China, Egypt and Orion
In the past year, Sun Weidong, a highly decorated geochemist, has ignited a passionate online debate with claims that the founders of Chinese civilization were not in any sense Chinese but actually migrants from Egypt. In a lecture Sun gave at the University of Science and Technology in Hefei, the capital of the province of Anhui in China, the scientist presented several historical and scientific reasons to support the theory that the Xia dynasty, dating from 2070 to 1600 BC, was founded by Egyptians.
The professor cited several ancient Chinese classics, among which historian Sima Qian’s first century historiography, the "Records of the Grand Historian." In this work, Sima Qian described the topography of the empire, traditionally regarded as China’s first dynasty: "You trace the Yellow river from Stone-pile to Dragongate, southward to the north of Mount Hua, eastward to Tich‘u, again eastward to the ford Mêng, eastward you pass the junction of the Lo river to Tapei, northward past the Chiang water to Talu, northward the stream is divided and becomes the nine rivers, reunited it forms the opposing river and flows into the sea."
In other words, the stream in question wasn’t China’s famed Yellow River, which flows from west to east. Amazingly, these ancient Chinese texts seemed to better agree with the geography of Egypt than that of China, as a map of the famed Egyptian river Nile and its delta — with nine of its distributaries flowing into the Mediterranean— would show.
An important archaeological artifact for understanding the early cultural and technological development of China are the splendid Yin-Shang bronzes found in the ancient city of Yi, dating back to ca. 1400 BC. These objects, representing a significant advancement in metal working, appeared suddenly at that time in the alluvial plain of the Yellow River. It remains obscure where the copper, lead, and tin ores used to manufacture the bronze came from, but in the 1990s, Sun conceived of a connection with Egypt when he was performing radiometric dating of the ancient Chinese bronze wares.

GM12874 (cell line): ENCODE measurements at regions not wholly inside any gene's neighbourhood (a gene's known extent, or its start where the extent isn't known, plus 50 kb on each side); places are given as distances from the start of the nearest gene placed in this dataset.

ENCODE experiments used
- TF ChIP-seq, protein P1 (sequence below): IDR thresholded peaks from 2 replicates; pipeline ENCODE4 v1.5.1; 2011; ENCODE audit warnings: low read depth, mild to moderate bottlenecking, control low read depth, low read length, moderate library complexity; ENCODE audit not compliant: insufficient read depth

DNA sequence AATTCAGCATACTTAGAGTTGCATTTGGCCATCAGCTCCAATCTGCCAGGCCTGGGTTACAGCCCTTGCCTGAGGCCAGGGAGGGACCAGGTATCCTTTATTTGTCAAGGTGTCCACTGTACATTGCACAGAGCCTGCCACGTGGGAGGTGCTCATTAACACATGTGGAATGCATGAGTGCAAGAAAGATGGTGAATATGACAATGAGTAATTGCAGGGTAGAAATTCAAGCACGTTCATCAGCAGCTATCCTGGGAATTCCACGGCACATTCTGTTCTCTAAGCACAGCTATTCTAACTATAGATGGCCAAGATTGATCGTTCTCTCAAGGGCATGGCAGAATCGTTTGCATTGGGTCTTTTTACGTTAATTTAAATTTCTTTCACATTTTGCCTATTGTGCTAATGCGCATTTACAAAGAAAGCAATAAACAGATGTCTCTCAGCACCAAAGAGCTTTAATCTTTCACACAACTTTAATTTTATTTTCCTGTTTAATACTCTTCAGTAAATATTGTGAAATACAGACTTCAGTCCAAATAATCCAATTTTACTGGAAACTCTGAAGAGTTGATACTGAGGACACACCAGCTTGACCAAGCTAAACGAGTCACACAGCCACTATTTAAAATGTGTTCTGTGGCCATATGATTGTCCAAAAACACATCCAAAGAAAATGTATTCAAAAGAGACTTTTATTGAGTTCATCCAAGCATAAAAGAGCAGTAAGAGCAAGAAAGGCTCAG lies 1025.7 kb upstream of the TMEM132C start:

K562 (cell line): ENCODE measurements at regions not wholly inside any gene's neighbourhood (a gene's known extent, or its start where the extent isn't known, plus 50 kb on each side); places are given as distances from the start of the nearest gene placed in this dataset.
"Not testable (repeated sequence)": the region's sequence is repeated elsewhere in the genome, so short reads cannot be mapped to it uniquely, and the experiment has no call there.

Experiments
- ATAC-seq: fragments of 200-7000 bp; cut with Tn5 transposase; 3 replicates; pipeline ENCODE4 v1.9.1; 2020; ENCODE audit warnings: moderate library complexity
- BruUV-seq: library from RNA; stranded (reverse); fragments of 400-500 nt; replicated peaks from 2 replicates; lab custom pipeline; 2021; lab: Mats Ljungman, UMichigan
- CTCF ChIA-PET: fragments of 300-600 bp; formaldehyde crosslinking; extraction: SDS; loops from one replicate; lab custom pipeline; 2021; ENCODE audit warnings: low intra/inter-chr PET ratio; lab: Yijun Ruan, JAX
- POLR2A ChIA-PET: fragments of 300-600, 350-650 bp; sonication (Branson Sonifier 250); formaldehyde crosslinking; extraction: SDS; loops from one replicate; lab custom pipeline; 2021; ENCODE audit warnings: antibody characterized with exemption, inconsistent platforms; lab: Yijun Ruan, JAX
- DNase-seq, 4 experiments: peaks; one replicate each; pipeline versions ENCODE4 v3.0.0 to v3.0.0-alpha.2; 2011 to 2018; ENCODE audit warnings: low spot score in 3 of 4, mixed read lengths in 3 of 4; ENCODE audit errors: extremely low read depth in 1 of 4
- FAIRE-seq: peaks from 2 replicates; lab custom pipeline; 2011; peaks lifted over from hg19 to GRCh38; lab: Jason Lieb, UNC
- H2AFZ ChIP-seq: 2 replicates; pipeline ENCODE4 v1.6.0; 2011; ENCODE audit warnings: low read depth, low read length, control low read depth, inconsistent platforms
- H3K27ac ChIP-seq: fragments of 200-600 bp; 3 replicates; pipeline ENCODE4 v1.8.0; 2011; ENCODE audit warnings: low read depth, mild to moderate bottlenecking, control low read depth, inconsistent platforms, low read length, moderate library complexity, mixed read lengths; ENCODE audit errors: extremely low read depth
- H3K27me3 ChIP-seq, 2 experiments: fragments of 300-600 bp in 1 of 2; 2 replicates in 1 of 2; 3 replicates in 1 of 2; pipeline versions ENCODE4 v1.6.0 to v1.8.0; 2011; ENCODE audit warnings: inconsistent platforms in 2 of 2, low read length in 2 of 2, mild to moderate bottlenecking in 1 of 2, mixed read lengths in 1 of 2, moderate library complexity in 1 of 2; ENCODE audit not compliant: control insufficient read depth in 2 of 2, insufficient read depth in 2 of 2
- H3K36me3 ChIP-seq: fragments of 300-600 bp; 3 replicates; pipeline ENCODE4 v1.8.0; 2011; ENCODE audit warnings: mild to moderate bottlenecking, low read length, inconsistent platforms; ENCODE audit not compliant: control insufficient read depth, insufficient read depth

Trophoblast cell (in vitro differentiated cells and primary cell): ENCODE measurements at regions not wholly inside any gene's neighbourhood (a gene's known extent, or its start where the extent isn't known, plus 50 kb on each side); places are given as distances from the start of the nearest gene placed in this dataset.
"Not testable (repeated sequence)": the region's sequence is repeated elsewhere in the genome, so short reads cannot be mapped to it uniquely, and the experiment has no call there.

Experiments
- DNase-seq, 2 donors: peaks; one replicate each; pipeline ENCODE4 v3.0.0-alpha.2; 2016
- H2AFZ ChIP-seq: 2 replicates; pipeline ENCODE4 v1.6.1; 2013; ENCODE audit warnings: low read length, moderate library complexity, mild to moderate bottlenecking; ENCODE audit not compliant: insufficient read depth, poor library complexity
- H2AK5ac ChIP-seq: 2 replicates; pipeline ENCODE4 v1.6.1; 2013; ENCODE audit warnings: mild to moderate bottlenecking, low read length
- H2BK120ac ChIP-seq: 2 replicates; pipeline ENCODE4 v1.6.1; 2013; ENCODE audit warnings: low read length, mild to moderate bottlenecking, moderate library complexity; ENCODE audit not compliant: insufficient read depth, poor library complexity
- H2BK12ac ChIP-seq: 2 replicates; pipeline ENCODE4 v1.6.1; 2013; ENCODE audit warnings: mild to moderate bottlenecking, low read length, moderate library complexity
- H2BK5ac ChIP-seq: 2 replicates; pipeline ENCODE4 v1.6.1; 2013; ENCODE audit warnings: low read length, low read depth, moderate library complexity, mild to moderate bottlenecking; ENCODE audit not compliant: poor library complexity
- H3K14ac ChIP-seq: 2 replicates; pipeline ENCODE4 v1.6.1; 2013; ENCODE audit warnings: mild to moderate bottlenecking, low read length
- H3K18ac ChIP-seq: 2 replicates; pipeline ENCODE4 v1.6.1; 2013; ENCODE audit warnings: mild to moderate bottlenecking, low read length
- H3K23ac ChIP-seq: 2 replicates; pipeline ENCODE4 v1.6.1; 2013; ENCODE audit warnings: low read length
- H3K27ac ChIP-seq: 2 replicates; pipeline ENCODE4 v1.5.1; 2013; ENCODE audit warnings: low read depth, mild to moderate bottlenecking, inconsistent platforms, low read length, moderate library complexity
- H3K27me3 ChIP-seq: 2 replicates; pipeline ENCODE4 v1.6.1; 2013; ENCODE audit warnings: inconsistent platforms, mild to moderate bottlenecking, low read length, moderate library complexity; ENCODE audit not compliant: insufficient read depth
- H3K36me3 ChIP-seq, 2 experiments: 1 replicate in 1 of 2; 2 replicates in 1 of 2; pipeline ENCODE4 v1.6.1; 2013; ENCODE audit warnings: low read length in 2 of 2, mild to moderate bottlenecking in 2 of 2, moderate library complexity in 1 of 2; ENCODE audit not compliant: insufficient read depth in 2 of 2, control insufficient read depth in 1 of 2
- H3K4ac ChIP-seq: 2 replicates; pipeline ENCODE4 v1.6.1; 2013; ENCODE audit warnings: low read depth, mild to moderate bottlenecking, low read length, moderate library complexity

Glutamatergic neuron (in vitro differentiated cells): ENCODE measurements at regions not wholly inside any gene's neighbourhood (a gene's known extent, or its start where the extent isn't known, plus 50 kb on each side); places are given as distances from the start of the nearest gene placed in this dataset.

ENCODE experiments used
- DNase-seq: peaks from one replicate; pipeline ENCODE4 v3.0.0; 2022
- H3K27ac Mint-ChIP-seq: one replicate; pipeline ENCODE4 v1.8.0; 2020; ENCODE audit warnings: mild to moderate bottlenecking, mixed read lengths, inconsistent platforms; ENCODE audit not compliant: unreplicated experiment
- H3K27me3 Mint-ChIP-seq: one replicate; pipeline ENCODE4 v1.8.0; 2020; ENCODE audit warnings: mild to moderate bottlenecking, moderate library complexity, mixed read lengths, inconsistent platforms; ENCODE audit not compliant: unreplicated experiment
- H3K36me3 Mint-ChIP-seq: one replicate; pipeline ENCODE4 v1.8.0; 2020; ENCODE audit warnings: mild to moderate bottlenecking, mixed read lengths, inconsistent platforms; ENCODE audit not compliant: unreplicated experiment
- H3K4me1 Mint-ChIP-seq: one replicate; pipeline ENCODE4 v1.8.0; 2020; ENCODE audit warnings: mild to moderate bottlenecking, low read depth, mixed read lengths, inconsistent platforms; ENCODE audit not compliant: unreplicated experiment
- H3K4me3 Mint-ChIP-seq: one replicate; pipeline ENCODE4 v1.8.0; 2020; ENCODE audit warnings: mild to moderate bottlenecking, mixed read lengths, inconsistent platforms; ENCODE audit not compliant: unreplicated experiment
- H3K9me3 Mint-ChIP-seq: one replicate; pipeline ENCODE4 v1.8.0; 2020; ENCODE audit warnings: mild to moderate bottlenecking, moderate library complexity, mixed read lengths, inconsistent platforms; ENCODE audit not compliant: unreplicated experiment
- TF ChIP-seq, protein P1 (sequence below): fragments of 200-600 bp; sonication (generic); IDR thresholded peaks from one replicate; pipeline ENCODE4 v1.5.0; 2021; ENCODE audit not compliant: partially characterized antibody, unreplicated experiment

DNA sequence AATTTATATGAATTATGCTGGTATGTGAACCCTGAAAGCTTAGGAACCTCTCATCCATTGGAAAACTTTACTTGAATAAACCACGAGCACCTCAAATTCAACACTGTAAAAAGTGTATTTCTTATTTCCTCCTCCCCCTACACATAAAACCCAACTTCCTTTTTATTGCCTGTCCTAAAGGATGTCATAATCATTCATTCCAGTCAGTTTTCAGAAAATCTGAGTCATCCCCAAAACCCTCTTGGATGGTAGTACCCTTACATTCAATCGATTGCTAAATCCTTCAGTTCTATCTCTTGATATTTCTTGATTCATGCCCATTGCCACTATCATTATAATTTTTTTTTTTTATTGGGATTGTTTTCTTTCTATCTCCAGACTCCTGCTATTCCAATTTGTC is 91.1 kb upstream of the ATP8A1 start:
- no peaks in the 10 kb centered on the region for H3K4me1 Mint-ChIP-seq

To his surprise, their chemical composition more closely resembled those of African mines, which is the same as those from ancient Egypt, than native Chinese ores. Sun argues that this Bronze Age technology, widely thought by scholars to have first entered the northwest of the country through the prehistoric Silk Road, actually came by sea. According to him, its bearers were the Hyksos, the Western Asian people who ruled parts of northern Egypt as foreigners between the 17th and 16th centuries BC, until their eventual expulsion.
Sun notes that the Hyksos possessed at an earlier date almost all the same remarkable technology — bronze metallurgy, chariots, literacy, domesticated plants and animals — that archaeologists discovered at the ancient city of Yin, the capital of China’s second dynasty, between 1300 and 1046 BC. Since the Hyksos are known to have developed ships for war and trade that enabled them to sail the Red and Mediterranean seas, Sun speculates that a small population escaped their collapsing society using seafaring technology that eventually brought them and their Bronze Age culture to the coast of China.
Archaeologists say inspiration for the famous Terracotta Warriors, found in 1974 at the Tomb of the First Emperor near today's Xian, may have come from Ancient Greece. They believe the First Emperor was influenced by the arrival of Greek statues in Central Asia in the century following Alexander the Great, who died in 323BC. The same Greek influence had already led to the use of Buddha statues in India, where such depictions had not been allowed until then.
Both Sun’s ideas and the controversy surrounding them flow out of a much older tradition of Chinese archaeology, which for more than a century has sought to answer a basic scientific question that has always been heavily politicized: Where do the Chinese people come from? Although the public has mostly received Sun’s theory with an open mind, it still lies outside the academic mainstream.
Since the 1990s, most Chinese archaeologists have accepted that much of the nation’s Bronze Age technology came from regions outside of China. But it is not thought to have arrived directly from the Middle East in the course of an epic migration, but rather transmitted into China from Central Asia by a slow process of cultural exchange (trade, tribute, dowry). Nevertheless, Sun's theories sparked a heated discussion in China – as most of the people that reacted do not believe his theories prove that Egypt built ancient China, but that it was merely influenced by Egypt.